Paul Cornes’ life was turned on its head when, at the age of 57, he discovered that his real dad was a Canadian soldier in World War Two.
It led him to discover a whole new family on the other side of the work – incredibly, with links to Midlothian – and to write a book about it.
Paul (68), who has lived in Cousland since 1981 is a ‘war child’, the offspring of a relationship between his mother and his real father, the late Max Clements, during the Royal Canadian Army Service Corps posting to the UK in the Second World War.
One of around 22,000 children from all parts of the UK who were born out of wedlock and ‘left behind’ by their Canadian fathers, Paul only found out just over 10 years ago.
He said: “I found out after my mother died, I was 57. It was something she kept from me.
“One of my mother’s sisters told me. I was pretty shaken originally and outraged I suppose, that this information had deliberately been kept from me. I’m now aware that pretty much everyone in our family knew about this.
“She met my real father when he was stationed in Cambridgshire and they had a brief affair. He came over in September 1942 and returned to Canada in December 1945.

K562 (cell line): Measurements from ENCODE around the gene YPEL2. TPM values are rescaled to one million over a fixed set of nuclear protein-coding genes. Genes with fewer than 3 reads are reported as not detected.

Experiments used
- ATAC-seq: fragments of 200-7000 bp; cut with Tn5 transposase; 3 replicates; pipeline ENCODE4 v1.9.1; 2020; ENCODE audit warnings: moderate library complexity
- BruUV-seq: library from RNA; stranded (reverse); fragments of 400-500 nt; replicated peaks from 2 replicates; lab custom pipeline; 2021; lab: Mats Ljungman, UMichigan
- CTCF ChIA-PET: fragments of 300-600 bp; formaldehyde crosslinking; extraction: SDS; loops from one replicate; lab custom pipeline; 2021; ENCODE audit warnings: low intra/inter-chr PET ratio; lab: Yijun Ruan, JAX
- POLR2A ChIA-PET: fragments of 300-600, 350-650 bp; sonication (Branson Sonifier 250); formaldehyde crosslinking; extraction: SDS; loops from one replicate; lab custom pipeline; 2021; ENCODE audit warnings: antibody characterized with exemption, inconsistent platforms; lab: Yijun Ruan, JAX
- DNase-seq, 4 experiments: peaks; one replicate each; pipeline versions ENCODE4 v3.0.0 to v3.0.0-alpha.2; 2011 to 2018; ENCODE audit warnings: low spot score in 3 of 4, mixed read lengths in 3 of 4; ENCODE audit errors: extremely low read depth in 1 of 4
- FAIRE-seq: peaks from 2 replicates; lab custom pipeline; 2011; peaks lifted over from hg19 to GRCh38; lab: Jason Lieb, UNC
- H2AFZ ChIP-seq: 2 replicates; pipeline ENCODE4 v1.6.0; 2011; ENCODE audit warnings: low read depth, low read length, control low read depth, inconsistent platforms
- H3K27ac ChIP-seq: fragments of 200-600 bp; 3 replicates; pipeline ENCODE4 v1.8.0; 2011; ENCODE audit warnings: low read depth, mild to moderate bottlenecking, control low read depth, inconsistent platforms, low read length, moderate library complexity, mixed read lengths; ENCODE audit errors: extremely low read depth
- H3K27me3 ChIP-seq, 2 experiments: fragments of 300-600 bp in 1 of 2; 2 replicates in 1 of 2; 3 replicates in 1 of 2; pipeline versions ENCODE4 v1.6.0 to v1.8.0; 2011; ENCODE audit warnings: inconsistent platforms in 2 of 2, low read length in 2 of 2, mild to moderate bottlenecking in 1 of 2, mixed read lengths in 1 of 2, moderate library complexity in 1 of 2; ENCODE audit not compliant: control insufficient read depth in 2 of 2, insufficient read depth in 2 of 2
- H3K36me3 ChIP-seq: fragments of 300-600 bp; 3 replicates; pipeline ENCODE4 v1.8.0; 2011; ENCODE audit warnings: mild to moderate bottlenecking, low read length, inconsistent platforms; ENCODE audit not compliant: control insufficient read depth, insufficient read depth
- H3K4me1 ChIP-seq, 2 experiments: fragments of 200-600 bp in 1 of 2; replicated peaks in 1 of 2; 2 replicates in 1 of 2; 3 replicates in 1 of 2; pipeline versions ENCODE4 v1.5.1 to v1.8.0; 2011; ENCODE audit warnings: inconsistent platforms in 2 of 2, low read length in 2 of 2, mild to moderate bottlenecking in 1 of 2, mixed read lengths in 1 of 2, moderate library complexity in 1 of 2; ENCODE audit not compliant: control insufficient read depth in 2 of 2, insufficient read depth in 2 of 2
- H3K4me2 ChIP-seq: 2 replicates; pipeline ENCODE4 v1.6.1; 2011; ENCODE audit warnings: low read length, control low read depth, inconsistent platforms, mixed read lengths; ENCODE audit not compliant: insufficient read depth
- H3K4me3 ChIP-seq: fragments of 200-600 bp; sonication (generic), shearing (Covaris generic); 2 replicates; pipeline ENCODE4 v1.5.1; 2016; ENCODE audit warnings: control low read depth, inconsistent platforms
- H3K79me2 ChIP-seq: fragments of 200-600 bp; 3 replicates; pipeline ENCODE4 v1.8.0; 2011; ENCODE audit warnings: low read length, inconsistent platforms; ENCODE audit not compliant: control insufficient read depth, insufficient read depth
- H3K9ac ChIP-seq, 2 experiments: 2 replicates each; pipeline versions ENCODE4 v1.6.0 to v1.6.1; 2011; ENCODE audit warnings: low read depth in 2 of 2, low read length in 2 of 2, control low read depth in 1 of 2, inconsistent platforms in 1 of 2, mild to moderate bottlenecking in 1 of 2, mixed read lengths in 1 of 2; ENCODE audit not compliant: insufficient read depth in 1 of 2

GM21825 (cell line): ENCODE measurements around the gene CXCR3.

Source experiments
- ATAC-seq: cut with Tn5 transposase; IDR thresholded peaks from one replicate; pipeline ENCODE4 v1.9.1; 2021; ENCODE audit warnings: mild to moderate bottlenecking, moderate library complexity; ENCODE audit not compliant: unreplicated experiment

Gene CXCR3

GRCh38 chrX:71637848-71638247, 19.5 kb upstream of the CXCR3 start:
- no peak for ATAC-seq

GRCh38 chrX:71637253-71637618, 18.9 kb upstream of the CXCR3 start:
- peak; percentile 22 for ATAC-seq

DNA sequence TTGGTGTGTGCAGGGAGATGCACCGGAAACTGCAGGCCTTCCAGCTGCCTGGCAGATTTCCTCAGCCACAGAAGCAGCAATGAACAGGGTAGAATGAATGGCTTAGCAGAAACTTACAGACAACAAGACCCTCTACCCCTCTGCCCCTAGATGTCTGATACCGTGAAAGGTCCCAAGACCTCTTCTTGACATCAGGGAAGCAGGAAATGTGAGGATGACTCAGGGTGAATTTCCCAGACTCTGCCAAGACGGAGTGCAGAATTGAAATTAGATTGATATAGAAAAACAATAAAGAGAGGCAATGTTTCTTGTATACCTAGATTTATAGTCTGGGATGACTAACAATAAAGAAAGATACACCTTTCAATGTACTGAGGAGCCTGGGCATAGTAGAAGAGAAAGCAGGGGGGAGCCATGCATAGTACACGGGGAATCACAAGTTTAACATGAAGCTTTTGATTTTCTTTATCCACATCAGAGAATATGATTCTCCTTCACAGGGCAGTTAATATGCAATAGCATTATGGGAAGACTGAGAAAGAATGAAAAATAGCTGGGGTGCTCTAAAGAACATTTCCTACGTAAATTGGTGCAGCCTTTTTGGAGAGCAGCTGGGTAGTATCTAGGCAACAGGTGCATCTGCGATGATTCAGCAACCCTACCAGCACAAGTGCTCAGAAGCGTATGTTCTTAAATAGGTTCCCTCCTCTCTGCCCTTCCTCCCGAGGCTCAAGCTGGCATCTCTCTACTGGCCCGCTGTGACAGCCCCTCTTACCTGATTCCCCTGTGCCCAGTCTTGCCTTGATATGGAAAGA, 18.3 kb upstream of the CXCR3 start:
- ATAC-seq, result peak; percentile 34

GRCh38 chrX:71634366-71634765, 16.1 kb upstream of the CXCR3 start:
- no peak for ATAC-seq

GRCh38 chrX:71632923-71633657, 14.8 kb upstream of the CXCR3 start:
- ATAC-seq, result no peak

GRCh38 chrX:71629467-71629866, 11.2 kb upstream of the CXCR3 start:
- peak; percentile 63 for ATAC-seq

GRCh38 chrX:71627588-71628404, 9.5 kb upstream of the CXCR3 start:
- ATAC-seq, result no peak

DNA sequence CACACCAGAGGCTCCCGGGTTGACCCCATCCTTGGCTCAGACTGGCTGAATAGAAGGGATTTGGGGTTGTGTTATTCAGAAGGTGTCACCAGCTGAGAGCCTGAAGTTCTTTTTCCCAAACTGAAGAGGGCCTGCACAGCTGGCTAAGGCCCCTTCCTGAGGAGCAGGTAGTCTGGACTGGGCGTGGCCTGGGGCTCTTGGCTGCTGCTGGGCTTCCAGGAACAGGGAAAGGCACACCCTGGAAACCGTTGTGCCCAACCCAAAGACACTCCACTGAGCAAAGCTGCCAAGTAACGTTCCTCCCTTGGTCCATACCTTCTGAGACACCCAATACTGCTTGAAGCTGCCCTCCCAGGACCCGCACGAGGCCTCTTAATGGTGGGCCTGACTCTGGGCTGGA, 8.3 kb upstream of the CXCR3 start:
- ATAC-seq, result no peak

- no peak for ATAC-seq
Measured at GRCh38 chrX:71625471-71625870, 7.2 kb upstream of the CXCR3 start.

“I had in the past nurtured some suspicions about dates but never really questioned that my ‘dad’ was my real dad.
“He in fact gave me the title of my book ‘No More Damned Secrets’. After it all came out following my mother’s death
“It was a weight off his and other people’s minds.
“I’m very happy I have discovered my paternal family, with whom I’m in pretty regular touch. And we have got lots of new cousins.
“So I don’t feel bitterness towards my mother, I respect her decisions.
“But one of the consequences of her not telling me was that I never got the chance to meet my real father. He had died in 1999, exactly two years to the date before my mother passed away.”
l ‘No More Damned Secrets’ is available from Amazon.
Read more on this incredible story in the May 2 edition of the Midlothian Advertiser.